Fujifilm has spent the last couple of years getting in touch with its sensitive side by cranking up the usable sensitivity range of its digital compact cameras. The pinnacle of this work is the company's new FinePix F30, which includes a range of ISOs from ISO 100 all the way up to ISO 3,200. In the film world, you could get ISO 3,200 only with black-and-white film, and it had grain that was affectionately referred to as 'golfball size' by many photographers. While noise at ISO 3,200 is extreme, the F30 keeps imaging artefacts under control below that point, making for a breakthrough as digital compacts go.
The rest of the F30's features are pretty humdrum. For example, it includes a 6-megapixel CCD sensor, a 3x optical zoom lens and a 64mm (2.5-inch) LCD screen. Manual shooters will be pleased to see the camera's shutter and aperture priority modes, while fans of the automatic will gravitate towards its moderate selection of scene presets, or just use its full auto mode.
If you're looking for a solid all-around camera that's good for low light, the Fujifilm FinePix F30 won't disappoint. It doesn't include optical image stabilisation, but if you're shooting pictures -- even of a slowly moving subject, such as a group of friends standing around talking -- optical image stabilisation won't be as useful as the low-noise high-ISO settings included in this camera.
No one would call the Fujifilm FinePix F30 sexy, but behind its somewhat bland look lies a functional, smooth style that lends an air of class. At 94 by 56 by 28mm and 196g including battery and xD Picture card, this camera isn't quite as compact as most of its competition, but its rounded edges are comfortable, and a curved nub on the front, along with a patch of rubber beads on the back, make it easy to hold with one hand. Of course, it's still a good idea to use two hands for steadier shooting.
The button layout follows the usual pattern, with most of the controls grouped to the right of the 64mm, 230,000-pixel LCD on the camera's back. The only exceptions are the nonilluminated power button, mode dial and shutter release on the camera top. Unlike that of its predecessor, the FinePix F10, the zoom is controlled by a left/right rocker on the top right of the back, above the aforementioned rubber grips. Just below them are the remaining controls, comprising four buttons that surround a four-way rocker with a menu-enter button in its centre.
With the exception of ISO, image size and colour mode, which are grouped under the F button, Fuji organises most other non-hard-button controls in its intuitive menu system. The only confusing element of the menu system is Fuji's use of the word 'photometry' in place of the more typical 'metering'. Other than that, everything makes sense.
If you like to shoot in low light, you'll appreciate the wide maximum aperture of the 3x optical, 36mm-to-108mm (35mm equivalent) f/2.8-to-f/5 zoom lens, which extends a little more than 25mm from the front of the camera when in use. We would've liked to see at least a 4x optical zoom on this camera -- after all if it's meant to excel indoors in low light, chances are you'll also be in tighter quarters, such as a party, where wider angles keep you from backing into some of your friends to get pictures of others. As it stands, this lens's coverage is average.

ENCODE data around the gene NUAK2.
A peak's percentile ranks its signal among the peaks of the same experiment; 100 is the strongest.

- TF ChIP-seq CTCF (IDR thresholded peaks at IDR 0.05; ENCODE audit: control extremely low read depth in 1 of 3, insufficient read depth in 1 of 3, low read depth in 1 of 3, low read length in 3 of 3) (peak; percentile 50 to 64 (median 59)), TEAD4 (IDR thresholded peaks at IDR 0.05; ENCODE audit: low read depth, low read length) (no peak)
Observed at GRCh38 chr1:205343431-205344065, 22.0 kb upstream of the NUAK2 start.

Our other small gripes include the plastic -- rather than metal -- tripod socket, which isn't even close to centred under the lens, and the xD slot hidden on the bottom, inside the battery compartment. It helps that the battery is held in place and doesn't pop out whenever you change the card, but given its size, Fuji could have found a spot for a dedicated card slot, which would make changing cards easier when the camera is on a tripod.
As it did with the FinePix F10, Fuji is trumpeting FinePix F30's high sensitivity, which reaches a maximum of ISO 3,200, making it the first compact digital camera to reach that far. The company touts this as a substitute for optical image stabilisation, which is not present in this camera, though it is really entirely different.
Image-stabilised lenses keep images steady by moving one or more glass elements within a lens to compensate for camera shake. This lets you shoot at slower shutter speeds without blur due to your own hand and body movements, but it doesn't stop blur due to your subject moving -- your friend's waving hand will still become a blurred mess. Raising the ISO lets you shoot at faster shutter speeds, so you can nullify camera shake and stop your subjects' motion at the same time. Unfortunately, with higher ISOs also comes higher noise, though if you've ever seen ISO 3,200 film, you'll know that this has always been the case. Most manufacturers have been opting for either optical stabilisation or higher sensitivity, but the combination of the two is really the Holy Grail that photographers need.
The Fujifilm FinePix F30's exposure controls don't include full manual but come close enough with both aperture and shutter priority, as well as exposure compensation of up to plus or minus two stops in 1/3-stop increments. Strangely, the mode dial has a position marked Manual, though this would be closer to Program in most cameras, in which exposure is calculated automatically -- you can manually select options, including one of seven white-balance settings, three metering choices and three autofocus alternatives. Noticeably absent from this camera is manual focus, though this is admittedly a rarely used feature on most compacts.